Kickended by Silvio Lorusso is online database artwork archiving the Kickstarted campaigns that got not even a single penny. This competitive aesthetics of failure has been able to attract the attention of major national newspapers (from the British “The Guardian” to the Italian “Corriere della Sera”).
Situation Rooms is an artwork by the German collective Rimini Protokoll. It’s very hard to categorize as a performance or a theatre show or an experimental augmented reality film. It has a scenography: there is a maze of rooms that are designed differently from one another in order to be consistent with the scenes, like a real movie set. It has characters: each room is the background for a scene where someone (who is never seen because everything is shot in POV) experiences a moment of danger or tension associated with the use of weapons (for example there is a Pakistani lawyer who defends victims of attacks by U.S. drones, or a photographer who prints pictures of war, or a senior official who makes decisions in a control room). It has an audience: the public are driven on to the stage using a tablet and headphones as a guide. Each tablet transmits a different narrative and visitors move through the rooms following the instructions dictated by their narrative, living the space as its contexts change. They walk around as a spy, as a victim or a victimiser, meeting and clashing with others throughout the duration of the course. There are actors, but somehow they are also part of the public. They were chosen in a very particular way: 20 people were invited from 20 different countries, all with a weapons shaped biography. Stealing the name of the legendary “situation room” of the White House, this work may be trying to describe the reciprocity of what happens in a single “room” over the course of time. In this continuous exchange of roles between actors and audience, in the constant and reciprocal dramatic tension, it is difficult to establish who is activating whom. Chiara Ciociola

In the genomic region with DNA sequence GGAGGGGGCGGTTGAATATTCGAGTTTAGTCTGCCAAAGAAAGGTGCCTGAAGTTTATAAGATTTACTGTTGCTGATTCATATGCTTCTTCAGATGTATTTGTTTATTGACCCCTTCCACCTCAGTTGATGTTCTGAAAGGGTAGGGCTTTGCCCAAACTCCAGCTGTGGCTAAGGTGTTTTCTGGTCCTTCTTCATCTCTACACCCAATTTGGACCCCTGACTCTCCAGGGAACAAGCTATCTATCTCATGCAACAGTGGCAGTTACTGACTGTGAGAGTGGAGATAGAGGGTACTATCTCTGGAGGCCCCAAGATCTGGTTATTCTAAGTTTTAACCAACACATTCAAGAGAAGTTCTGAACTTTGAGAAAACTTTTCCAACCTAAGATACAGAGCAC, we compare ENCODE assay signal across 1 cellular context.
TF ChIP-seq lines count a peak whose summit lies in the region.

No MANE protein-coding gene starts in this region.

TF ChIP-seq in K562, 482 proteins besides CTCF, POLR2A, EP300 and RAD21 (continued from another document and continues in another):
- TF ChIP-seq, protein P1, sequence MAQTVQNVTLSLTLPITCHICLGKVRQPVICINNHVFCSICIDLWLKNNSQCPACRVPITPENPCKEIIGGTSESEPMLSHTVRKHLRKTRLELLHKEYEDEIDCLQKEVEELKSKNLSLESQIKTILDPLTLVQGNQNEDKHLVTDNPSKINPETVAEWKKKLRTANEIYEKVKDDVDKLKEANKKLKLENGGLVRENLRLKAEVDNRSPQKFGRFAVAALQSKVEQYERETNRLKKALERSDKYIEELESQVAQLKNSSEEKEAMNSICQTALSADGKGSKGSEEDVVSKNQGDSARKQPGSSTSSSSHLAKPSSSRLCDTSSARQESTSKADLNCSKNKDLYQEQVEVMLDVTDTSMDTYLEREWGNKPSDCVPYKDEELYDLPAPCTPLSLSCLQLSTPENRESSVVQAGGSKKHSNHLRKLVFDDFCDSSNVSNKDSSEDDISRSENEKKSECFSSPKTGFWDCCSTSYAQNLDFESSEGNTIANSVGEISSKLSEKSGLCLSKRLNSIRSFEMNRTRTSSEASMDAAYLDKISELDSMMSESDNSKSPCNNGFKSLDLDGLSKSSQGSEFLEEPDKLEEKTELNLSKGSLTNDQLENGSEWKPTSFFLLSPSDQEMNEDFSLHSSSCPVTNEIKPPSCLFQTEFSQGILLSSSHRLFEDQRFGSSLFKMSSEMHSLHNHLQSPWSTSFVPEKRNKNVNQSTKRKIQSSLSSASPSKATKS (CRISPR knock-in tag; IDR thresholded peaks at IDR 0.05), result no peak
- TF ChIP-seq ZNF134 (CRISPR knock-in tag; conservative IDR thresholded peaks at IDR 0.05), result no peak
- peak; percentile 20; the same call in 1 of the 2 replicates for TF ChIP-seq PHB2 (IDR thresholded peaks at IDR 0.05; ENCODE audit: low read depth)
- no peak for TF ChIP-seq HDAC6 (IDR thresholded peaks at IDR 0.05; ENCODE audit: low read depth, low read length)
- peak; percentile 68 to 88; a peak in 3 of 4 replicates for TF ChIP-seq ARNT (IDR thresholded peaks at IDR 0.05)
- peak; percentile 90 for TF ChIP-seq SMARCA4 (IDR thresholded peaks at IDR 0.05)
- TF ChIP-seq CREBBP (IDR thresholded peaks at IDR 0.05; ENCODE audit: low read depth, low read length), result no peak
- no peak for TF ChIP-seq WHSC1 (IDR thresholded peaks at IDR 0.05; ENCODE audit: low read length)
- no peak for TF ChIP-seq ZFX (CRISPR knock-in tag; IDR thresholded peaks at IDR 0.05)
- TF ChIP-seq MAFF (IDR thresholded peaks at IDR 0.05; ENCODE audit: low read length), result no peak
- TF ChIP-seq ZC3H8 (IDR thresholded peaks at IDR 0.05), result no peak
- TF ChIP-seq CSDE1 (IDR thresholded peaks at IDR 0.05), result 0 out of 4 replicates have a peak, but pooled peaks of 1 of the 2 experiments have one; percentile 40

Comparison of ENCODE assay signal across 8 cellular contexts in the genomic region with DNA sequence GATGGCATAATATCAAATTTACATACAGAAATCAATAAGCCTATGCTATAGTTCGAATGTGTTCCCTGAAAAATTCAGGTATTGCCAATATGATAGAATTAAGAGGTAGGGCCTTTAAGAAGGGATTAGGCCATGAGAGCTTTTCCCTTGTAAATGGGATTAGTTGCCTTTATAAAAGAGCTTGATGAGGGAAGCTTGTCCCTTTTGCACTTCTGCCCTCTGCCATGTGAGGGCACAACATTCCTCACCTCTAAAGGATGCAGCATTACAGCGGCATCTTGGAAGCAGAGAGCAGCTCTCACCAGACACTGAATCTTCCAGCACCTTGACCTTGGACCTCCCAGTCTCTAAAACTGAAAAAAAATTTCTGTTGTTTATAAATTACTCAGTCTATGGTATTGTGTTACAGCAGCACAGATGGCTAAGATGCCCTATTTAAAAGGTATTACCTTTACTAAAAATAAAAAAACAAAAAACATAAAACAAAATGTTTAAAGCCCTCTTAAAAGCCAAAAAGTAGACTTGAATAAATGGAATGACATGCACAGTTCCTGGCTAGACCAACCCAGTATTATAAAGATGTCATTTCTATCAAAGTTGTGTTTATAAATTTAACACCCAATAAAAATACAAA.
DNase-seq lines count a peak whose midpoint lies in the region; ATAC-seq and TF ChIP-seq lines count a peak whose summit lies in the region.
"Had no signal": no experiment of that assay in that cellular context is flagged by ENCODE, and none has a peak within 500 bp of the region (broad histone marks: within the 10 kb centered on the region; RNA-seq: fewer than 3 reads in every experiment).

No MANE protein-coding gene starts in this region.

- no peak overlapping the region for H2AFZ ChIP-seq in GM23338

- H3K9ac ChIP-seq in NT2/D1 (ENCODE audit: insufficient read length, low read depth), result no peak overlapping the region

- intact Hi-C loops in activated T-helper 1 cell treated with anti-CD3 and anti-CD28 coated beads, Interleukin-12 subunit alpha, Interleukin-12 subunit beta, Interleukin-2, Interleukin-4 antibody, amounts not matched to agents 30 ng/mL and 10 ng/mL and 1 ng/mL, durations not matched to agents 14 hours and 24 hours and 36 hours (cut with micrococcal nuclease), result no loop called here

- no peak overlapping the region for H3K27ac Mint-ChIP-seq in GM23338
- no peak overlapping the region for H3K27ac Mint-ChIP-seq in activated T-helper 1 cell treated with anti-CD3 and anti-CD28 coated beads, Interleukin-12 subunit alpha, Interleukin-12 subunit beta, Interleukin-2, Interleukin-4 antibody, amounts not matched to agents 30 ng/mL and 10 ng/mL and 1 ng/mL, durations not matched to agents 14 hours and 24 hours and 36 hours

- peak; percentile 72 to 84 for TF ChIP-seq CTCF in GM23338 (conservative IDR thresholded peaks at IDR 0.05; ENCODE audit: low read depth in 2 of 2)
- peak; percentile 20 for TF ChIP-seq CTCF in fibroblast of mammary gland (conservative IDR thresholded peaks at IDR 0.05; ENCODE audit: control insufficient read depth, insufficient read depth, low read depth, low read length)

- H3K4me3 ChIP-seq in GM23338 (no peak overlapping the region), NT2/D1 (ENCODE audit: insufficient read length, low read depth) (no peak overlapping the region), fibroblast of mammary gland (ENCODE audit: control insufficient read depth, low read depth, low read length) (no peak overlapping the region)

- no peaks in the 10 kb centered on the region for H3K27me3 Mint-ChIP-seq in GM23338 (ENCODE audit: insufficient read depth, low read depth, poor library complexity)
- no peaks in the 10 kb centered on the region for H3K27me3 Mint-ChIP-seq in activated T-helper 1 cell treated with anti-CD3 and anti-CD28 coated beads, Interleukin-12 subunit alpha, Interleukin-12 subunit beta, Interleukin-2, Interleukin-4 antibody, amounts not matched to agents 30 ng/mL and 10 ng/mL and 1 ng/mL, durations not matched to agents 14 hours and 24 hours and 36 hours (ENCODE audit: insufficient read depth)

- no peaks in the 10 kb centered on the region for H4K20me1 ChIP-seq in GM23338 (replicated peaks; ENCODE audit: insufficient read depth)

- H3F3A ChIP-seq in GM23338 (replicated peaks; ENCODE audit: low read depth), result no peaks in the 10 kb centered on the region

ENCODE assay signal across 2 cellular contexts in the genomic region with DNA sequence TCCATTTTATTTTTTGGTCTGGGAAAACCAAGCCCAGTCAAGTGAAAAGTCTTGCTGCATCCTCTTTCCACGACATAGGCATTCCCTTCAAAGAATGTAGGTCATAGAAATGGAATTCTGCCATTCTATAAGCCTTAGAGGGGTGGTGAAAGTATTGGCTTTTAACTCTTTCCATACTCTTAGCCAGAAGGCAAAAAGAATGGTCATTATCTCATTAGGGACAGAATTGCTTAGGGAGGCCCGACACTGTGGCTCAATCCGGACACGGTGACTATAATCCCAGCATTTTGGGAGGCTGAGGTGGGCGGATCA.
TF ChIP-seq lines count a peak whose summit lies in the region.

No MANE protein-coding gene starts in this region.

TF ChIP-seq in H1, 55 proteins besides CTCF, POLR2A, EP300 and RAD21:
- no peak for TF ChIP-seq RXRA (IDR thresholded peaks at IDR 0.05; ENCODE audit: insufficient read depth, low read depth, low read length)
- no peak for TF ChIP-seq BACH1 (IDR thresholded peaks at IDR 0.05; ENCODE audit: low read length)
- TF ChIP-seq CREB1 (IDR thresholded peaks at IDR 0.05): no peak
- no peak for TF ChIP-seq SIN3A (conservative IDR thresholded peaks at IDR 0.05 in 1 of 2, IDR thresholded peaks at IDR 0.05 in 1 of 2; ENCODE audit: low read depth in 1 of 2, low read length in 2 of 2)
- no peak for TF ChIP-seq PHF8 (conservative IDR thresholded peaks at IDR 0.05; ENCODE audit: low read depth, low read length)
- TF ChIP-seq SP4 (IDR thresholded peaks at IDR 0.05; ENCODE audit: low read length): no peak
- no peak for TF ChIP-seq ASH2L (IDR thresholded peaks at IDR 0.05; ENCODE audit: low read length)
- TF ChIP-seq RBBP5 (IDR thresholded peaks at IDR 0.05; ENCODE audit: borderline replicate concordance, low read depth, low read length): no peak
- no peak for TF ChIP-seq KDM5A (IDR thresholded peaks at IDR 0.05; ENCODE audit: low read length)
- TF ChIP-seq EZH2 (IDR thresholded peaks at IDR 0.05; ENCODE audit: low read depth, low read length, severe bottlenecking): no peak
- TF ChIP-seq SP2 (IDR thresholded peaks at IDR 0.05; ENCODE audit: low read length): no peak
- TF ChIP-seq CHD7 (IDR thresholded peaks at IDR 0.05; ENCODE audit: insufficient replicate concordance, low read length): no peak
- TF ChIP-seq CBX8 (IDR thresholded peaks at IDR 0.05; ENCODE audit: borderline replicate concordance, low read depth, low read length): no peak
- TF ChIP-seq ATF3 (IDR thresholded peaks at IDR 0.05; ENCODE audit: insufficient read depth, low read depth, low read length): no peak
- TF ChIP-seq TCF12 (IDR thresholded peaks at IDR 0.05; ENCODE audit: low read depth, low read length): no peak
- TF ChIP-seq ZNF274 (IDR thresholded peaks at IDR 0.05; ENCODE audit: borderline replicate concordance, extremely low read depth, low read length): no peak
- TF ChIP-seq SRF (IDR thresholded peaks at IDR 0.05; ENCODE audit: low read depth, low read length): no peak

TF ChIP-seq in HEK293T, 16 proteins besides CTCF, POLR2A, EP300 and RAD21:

Rimini Protokoll – The Situation Rooms, First-Person Scenes